Meeting Martin: Pay attention to the dress code

Is there anything worse than a dress code? Well, many things, but for the purpose of today’s missive, no, there is nothing quite so irksome.

Last Thursday was Mash Media’s Christmas party. It was to be a gay affair, with prospective excitement gradually building up in the office, almost audible so it was (or was that Noddy Holder?).

The e-invite had gone out some weeks before and it stated quite clearly that, on top of the ‘Winter Wonderland’ theme (which is just a fancy way of saying ‘the room has a Christmas tree and some tinsel in it), there was indeed a dress code and that it was ‘smart casual’.

A dress code will only ever exist to create an illusion of sophistication about your party, and ‘smart casual’ is just a fancy terminology used to undermine that.

To compound matters further, there is a delightful vagueness about what ‘smart casual’ actually means. In the invite the sub-text said that we must not wear ripped jeans, but that smart jeans would be acceptable. Good, I thought, I wear smart jeans every day and I have no inclination to go dressed as a decorator.

To comply I hatched a cunning plan: I would wear to the party whatever I was wearing to work that day. This had many benefits, chief among which was the fact that I always wear the same sort of thing, and that it neatly falls into the wide ‘smart casual’ spectrum already.

I would wear my smart jeans – which are about the only trousers I wear anyway – with my £14 Primark faux-brogues topped off with my secret weapon: my jumper. I like my jumper very much. It’s black, which means it’s cool, and it has a pretend shirt collar sewn into the neck. It therefore looks like I’m wearing a shirt. It is, hands down, the greatest and most versatile item of clothing a man could ever hope to own.

However, things were soon to take a rather unexpected twist. I noticed that some people in the Mash office were ‘going to get changed’ and reappearing far smarter and far more well-groomed than usual. No matter, I thought, they’ll be overdressed.

At the venue I removed my coat and entered the ballroom to find myself surrounded by hundreds of men in full black tie and women in the kind of dresses you see being sported at red carpet events in London’s West End. I should add that this was a mixed Christmas party for 250 or so people, only 45 or so from Mash.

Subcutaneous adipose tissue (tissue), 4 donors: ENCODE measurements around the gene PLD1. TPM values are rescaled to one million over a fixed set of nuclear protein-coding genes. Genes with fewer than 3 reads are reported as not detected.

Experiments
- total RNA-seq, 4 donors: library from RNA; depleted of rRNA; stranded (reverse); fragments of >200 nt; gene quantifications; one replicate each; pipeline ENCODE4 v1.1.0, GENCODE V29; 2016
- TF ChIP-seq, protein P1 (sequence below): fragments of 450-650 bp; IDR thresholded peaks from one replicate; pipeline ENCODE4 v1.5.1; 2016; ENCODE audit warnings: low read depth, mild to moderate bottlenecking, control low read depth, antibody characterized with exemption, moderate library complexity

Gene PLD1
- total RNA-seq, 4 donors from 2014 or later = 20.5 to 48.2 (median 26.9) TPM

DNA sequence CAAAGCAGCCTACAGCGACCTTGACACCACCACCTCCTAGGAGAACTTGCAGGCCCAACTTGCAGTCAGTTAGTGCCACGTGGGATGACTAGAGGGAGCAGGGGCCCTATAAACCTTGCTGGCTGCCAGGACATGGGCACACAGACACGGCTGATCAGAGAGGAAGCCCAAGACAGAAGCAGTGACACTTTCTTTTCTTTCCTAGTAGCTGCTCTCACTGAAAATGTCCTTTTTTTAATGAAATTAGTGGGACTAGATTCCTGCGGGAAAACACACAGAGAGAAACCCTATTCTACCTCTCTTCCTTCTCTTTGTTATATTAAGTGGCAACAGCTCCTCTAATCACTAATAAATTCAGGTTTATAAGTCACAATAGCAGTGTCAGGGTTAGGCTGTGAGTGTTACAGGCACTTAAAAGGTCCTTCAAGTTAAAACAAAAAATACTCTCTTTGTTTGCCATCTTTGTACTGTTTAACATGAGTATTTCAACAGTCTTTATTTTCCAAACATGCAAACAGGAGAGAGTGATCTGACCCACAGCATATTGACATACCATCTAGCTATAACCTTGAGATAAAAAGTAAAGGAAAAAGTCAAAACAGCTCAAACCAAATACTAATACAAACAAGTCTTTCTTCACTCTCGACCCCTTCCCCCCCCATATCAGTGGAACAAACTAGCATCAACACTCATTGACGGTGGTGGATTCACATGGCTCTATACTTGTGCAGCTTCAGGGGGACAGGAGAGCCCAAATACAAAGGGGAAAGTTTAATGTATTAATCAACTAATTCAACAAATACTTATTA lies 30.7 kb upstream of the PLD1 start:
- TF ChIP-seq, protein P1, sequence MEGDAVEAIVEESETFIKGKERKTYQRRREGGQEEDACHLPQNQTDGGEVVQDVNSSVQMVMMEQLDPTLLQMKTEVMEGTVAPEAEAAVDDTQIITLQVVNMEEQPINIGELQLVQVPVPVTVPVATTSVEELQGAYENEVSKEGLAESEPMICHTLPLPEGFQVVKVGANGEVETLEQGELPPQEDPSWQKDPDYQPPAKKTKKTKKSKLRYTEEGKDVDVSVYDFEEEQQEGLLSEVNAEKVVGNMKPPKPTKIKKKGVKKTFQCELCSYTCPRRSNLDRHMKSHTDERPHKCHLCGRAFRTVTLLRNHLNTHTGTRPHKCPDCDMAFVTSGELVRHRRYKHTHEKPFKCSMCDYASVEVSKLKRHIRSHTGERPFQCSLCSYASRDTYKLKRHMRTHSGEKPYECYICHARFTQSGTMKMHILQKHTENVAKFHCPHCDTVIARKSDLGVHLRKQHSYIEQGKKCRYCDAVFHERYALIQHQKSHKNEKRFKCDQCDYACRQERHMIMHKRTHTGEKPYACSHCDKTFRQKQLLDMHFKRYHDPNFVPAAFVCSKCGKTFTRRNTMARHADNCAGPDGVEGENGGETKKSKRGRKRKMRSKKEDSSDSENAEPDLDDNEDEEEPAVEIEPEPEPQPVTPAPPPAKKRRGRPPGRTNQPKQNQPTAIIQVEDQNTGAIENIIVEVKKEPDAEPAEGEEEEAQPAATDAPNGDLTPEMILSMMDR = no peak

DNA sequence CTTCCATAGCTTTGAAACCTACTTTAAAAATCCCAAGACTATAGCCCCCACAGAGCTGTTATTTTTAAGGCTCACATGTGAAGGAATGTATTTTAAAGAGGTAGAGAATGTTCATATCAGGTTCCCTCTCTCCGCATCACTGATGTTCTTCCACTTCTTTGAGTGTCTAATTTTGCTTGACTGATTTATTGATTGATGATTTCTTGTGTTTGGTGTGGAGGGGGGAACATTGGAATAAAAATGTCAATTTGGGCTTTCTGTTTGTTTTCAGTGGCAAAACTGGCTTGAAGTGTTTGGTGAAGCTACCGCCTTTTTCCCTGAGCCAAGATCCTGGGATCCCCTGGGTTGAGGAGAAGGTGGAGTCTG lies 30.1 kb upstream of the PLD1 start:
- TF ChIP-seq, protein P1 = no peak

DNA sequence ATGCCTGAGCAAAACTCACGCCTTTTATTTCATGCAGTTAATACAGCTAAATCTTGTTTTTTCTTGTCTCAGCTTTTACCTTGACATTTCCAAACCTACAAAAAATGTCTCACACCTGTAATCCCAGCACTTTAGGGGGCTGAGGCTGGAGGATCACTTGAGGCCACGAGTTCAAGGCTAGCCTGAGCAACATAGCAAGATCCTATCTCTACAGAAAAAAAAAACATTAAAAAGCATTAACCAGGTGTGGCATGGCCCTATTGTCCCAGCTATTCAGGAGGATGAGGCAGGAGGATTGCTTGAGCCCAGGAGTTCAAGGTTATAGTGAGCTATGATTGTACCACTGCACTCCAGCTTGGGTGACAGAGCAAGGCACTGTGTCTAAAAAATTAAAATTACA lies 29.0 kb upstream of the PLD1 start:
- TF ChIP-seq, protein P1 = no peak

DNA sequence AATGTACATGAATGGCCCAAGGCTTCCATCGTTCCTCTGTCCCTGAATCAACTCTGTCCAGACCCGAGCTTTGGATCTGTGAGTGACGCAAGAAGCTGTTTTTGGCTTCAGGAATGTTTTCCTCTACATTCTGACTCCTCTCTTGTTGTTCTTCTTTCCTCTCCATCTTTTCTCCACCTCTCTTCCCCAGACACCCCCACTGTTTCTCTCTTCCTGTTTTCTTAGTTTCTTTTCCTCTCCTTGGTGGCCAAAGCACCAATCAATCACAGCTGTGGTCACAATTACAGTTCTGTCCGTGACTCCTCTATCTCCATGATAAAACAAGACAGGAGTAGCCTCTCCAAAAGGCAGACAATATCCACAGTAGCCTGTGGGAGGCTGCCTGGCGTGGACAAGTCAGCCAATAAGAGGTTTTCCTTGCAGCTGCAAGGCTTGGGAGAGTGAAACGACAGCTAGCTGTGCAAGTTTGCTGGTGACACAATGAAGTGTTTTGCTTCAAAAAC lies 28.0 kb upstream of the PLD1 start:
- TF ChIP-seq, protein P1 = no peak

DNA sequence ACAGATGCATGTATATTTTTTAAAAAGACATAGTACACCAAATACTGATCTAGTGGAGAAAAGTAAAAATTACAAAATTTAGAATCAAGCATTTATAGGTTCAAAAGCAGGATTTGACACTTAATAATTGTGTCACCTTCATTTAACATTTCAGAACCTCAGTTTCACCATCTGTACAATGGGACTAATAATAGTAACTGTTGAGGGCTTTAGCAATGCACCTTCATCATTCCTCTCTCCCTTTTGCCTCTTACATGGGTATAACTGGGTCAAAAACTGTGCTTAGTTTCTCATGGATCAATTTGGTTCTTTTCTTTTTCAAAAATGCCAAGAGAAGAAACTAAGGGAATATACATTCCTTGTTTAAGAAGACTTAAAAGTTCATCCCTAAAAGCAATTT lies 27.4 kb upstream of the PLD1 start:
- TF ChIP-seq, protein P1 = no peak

It was a smorgasbord of dickie bows and sequined gowns.

The penny dropped and the situation was resoundingly clear: everyone had got it wrong and was embarrassingly overdressed.

However, rightly or wrongly and by a fact of mathematics, I was in a minority in the dress stakes. It would have been less conspicuous if I’d walked in wearing nothing but a loin cloth.

I loathe suits. I really do. In my mind suits are only suitable at funerals. Even on my wedding day I tried to negotiate with my wife that I would wear jeans and a t-shirt (I failed on that one).

A suit is nothing more than a conjuring trick. They make it harder to judge people and, at something like a Christmas party, judging people is important. The only thing worse than a suit is small talk with a dullard, and if you can’t make an accurate assumption about someone before you know it you’re locked into a conversation with a man who wants to talk about his central heating. A disaster.

It’s anti-social. By wearing a suit you are hiding your true self. I, on the other hand, was wearing an outfit that offered an acceptable insight into who I am. The Primark brogues suggest I am a modest earner, the jeans show that I am happy to spill coffee on them, and the jumper with the pretend shirt collar shows that I am practical and find compromising solutions.

Do you wear a suit to the pub with your friends on a Friday night? Do you wear it when you take your kids to the park, or to the supermarket? No, of course you don’t, so why wear one in a room full of strangers?

And, so we’re clear, suits are like wine. There are only 14 people in the entire country who can tell the difference between a cheap one and an expensive one.

The concept of the suit (and equivalent ball gown) is completely undermined at a Christmas party which, in the main, is attended by normal people who make up the bulk of the UK’s population. By asking normal people to dress up as if they were banqueting with The Queen, the whole charade is ruined. By midnight more and more puddles of vomit begin to appear and various courting couples take their woo pitching to somewhat more curious levels.

The mask of sophistication is lost in the ether as everyone realises that the more of the suit they remove, the more fun they have.

I, on the other hand, walked into the room with my cards laid bare on the table. People could clearly see I had made no effort and, therefore, didn’t come and talk to me.

I don’t care for small talk much either, so that suited me fine. It allowed me to concentrate fully on my dance moves and ensuring that I had the right number of jaeger bombs on the tray.

So there we are, then. Mash was right to issue a ‘smart casual’ dress code, but I seemed to be only one of a handful that paid attention.

Martin Fullard

Martin Fullard: journalist, presenter, producer. Martin is the Deputy Editor at Conference News and Conference & Meetings World magazines. He leads the digital channels on Mash Media’s Conference Division as well as heading up Mash TV. He is formerly a web editor at a national newspaper in the Middle East and motoring journalist.

Martin Fullard

Author

Martin Fullard

Martin Fullard: journalist, presenter, producer. Martin is the Deputy Editor at Conference News and Conference & Meetings World magazines. He leads the digital channels on Mash Media’s Conference Division as well as heading up Mash TV. He is formerly a web editor at a national newspaper in the Middle East and motoring journalist.

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